The leaders of Congress compromised by inserting some amendments. After promulgating the Malolos Constitution, the Filipino leaders proceeded to inaugurate the first Filipino Republic on January 23, 1899.

Excerpts from the Malolos Constitution

Article 3. Sovereignity resides exclusively in the people.

Article 5. The State recognizes the freedom and equality of all religions, as well as the separation of Church and State.

Article 19. No Filipino in the full enjoyment of his civil and political rights shall be hindered in the free exercise of the same.

Article 20.1. Neither shall any Filipino be deprived of: The right of expressing freely his ideas and opinions either by word or by writing, availing himself of the press or any other similar means.

Article 20.2. Neither shall any Filipino be deprived of: The right of joining any association for all the objects of human life which may not be contrary to public morals.

Article 23. Any Filipino can found and maintain establishments of instruction or of education, in accordance with the regulations that may be established. Popular education shall be obligatory and gratuitous in the schools of the nation.

Table of Titles

  1. The Republic
  2. The Government
  3. Religion
  4. The Filipinos and Their National and Individual Rights
  5. The Legislative Power
  6. The Permanent Commission
  7. The Executive Power
  8. The President of the Republic
  9. The Secretaries of Government
  10. The Judicial Power
  11. Provincial and Popular Assemblies
  12. Administration of the State
  13. Amendment of the Constitution
  14. Constitutional Observance, Oath, and Language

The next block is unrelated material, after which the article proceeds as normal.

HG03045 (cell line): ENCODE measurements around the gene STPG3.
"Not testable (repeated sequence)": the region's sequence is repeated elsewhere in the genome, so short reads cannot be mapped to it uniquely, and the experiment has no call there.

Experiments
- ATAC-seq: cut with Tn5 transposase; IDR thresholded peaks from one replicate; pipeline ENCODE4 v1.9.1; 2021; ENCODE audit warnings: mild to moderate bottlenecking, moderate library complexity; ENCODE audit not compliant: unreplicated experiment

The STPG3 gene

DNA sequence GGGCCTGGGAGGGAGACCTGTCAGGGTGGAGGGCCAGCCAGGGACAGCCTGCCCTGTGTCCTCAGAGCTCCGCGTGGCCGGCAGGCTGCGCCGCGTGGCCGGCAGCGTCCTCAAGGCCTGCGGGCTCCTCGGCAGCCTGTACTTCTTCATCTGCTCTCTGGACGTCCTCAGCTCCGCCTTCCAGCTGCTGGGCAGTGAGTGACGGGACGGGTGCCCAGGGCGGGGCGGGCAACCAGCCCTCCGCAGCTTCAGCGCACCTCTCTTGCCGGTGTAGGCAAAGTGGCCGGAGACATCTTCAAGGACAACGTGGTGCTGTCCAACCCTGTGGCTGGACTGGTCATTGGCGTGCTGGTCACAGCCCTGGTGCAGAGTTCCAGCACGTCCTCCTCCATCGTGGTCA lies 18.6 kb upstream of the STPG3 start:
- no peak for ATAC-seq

On January 21, 1899, Aguinaldo promulgated what is now known as the Malolos Constitution.

* * *

The Malolos constitution is the first important Filipino document ever produced by the people's representatives. It is anchored in democratic traditions that ultimately had their roots in American soil. It created a Filipino state whose government was "popular, representative and responsible" with three distinct branches -- the executive, the legislative and the judicial. The constitution specifically provided for safeguards against abuses, and enumerated the national and individual rights not only of the Filipinos and of the aliens.

The legislative powers were exercised by the Assembly of Representatives composed of delegates elected according to law. To make the function of Congress continuous, the document provided for a Permanent Commission which would sit as a law-making body when Congress was not in session. The assembly elected the President of the Republic. The Cabinet, composed of the Secretaries of the different Departments of the government, was responsible not to the President, but to the Assembly. The administration of justice was vested in the Supreme Court and in inferior courts to be established according to law. The Chief Justice of the Supreme Court was to be elected by the Assembly with the concurrence of the President and the Cabinet.

* * *

The constitution as a whole is a monument to the capacity of the Filipinos to chart their own course along democratic lines. In a period of storm and stress, it symbolized the ideals of a people who had emerged from the Dark Ages into the Light of Reason.

History of the Filipino People. Teodoro A. Agoncillo